Research Handbook on Governance of the Internet
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Research Handbook on Governance of the Internet

Edited by Ian Brown

The internet is now a key part of everyday life across the developed world, and growing rapidly across developing countries. This Handbook provides a comprehensive overview of the latest research on internet governance, written by the leading scholars in the field.
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Chapter 5: The legitimacy and accountability of the internet’s governing institutions

Rolf H. Weber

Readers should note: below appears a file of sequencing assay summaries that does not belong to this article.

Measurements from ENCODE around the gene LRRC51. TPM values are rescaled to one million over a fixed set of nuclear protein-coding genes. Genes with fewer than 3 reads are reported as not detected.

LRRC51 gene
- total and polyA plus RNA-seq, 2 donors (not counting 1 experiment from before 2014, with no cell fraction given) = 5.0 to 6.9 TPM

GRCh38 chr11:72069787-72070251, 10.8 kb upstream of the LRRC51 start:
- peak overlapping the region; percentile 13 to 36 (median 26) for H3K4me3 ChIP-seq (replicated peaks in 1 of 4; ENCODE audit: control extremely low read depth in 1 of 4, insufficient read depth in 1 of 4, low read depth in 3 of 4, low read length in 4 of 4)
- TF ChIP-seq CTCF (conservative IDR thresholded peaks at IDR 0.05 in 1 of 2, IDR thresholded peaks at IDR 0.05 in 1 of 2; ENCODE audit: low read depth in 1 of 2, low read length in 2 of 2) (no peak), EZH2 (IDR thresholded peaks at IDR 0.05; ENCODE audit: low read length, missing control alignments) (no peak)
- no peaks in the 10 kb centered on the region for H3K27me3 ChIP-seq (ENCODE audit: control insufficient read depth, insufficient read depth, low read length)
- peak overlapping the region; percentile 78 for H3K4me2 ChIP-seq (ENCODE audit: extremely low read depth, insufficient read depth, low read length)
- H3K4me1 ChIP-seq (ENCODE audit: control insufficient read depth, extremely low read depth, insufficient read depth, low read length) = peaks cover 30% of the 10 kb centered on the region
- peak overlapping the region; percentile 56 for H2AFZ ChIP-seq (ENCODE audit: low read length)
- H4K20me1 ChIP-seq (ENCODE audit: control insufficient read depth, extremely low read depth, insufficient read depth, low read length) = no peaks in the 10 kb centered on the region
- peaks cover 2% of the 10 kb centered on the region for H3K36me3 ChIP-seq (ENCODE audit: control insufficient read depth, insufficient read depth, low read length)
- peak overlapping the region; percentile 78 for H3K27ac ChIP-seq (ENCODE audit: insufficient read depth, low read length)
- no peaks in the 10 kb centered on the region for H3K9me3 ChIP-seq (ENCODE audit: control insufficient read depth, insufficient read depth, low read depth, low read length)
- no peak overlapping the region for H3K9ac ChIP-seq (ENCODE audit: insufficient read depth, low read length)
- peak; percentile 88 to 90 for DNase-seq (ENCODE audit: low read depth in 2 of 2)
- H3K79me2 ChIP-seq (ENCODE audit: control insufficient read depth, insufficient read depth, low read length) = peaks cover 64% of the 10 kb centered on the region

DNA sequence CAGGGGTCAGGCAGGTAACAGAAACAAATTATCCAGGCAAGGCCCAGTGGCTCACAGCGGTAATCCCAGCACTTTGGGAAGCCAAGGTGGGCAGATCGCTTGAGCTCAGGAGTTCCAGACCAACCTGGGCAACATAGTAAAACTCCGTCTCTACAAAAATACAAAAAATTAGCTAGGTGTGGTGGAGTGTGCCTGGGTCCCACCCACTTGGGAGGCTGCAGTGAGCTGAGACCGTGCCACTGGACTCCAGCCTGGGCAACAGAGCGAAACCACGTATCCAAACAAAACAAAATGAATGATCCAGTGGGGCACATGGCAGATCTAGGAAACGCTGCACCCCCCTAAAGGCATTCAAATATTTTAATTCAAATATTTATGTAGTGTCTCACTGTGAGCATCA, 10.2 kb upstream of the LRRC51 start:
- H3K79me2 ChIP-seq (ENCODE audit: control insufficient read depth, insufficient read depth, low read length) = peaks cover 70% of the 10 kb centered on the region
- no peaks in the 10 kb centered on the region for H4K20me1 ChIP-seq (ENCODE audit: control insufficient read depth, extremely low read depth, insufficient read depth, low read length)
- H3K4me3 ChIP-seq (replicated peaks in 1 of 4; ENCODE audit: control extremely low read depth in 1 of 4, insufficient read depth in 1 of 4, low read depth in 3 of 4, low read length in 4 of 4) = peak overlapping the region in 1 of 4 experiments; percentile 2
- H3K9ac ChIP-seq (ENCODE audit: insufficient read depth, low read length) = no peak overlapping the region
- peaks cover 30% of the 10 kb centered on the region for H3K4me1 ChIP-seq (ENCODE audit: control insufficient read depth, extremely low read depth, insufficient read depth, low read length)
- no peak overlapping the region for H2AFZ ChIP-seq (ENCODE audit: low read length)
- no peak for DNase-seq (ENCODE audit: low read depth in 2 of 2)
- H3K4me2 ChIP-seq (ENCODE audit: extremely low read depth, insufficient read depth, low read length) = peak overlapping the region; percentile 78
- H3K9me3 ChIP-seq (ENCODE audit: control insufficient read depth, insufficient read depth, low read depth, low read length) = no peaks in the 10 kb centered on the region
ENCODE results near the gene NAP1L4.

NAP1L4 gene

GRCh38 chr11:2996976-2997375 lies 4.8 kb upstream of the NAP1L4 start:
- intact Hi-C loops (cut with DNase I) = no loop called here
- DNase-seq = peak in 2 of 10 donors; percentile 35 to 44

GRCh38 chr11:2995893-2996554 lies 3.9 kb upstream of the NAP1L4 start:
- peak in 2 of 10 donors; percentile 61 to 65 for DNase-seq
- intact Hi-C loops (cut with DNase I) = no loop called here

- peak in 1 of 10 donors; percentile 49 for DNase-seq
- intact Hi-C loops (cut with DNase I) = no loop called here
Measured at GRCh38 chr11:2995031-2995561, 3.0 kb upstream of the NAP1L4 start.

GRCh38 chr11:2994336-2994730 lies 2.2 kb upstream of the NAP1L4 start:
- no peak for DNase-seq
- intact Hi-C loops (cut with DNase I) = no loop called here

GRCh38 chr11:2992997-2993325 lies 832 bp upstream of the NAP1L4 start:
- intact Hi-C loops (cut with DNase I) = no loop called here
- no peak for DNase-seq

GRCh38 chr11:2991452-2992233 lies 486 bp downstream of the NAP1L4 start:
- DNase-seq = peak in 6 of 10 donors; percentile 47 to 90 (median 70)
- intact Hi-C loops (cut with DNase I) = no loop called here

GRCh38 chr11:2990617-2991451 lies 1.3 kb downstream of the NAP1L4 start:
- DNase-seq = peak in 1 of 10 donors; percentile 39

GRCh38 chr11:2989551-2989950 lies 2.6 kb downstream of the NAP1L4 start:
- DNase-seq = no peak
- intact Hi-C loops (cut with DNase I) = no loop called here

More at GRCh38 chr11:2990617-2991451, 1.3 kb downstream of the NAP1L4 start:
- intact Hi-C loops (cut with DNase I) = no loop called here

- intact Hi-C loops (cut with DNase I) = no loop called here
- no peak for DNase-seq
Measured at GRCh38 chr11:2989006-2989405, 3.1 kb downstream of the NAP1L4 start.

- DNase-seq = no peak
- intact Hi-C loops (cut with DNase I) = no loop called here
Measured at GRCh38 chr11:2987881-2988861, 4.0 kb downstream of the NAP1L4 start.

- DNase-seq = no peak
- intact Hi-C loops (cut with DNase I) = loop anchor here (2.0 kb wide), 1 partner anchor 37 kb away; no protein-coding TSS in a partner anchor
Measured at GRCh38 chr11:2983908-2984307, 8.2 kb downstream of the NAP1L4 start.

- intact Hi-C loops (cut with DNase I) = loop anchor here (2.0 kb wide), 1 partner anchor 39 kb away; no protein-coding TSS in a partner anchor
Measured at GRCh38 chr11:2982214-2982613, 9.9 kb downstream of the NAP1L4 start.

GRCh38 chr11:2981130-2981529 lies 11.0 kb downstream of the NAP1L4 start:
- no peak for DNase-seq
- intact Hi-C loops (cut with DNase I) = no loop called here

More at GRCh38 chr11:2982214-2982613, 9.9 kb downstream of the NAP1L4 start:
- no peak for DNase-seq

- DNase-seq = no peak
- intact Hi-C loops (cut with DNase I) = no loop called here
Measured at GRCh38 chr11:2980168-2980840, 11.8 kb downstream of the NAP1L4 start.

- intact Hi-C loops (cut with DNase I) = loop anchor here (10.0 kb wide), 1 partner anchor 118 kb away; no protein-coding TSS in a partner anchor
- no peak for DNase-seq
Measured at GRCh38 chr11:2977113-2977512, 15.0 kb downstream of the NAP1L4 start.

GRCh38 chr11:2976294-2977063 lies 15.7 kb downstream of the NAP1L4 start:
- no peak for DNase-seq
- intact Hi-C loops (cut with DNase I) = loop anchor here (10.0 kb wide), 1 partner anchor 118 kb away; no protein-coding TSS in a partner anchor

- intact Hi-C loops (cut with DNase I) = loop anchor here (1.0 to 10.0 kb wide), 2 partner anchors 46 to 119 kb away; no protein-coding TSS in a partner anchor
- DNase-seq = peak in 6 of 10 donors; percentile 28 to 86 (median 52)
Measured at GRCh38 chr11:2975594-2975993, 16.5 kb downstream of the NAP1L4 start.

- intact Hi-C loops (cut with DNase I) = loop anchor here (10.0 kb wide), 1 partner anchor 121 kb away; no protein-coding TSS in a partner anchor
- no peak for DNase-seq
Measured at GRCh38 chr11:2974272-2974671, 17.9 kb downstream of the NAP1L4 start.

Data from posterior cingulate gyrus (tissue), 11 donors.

Internet governance tackles central questions such as: who rules the internet, in whose interest, by which mechanisms and for which purposes? These questions are of importance since internet regulations do not follow the traditional pattern pursuing an approach strictly distinguishing the state (public law) from the society (civil law) (Weber/Grosz 2007, pp. 119– 20). Moreover, private organizations such as the Internet Corporation of Assigned Names and Numbers (ICANN), the Internet Society (ISOC) and the World Wide Web Consortium (W3C) play a crucial role in the governance structures of the internet. Being the organizational home for entities responsible for internet infrastructure standards, including the Internet Engineering Task Force (IETF) and the Internet Architecture Board (IAB), the non-profit, non-governmental membership society ISOC’s aim is to promote the development, availability and the associated technologies of the internet (Grosz 2009a, p. 621). Following its mission to lead the internet to its full potential the W3C as the main international standards organization for the World Wide Web is engaged in the development of common technical Web standards and promotes the harmonization of the Web’s technologies (Grosz 2009b, p. 633). Since legitimacy and accountability problems of ISOC and W3C are of little importance, the chapter focuses on ICANN as the most important and most debated organization.

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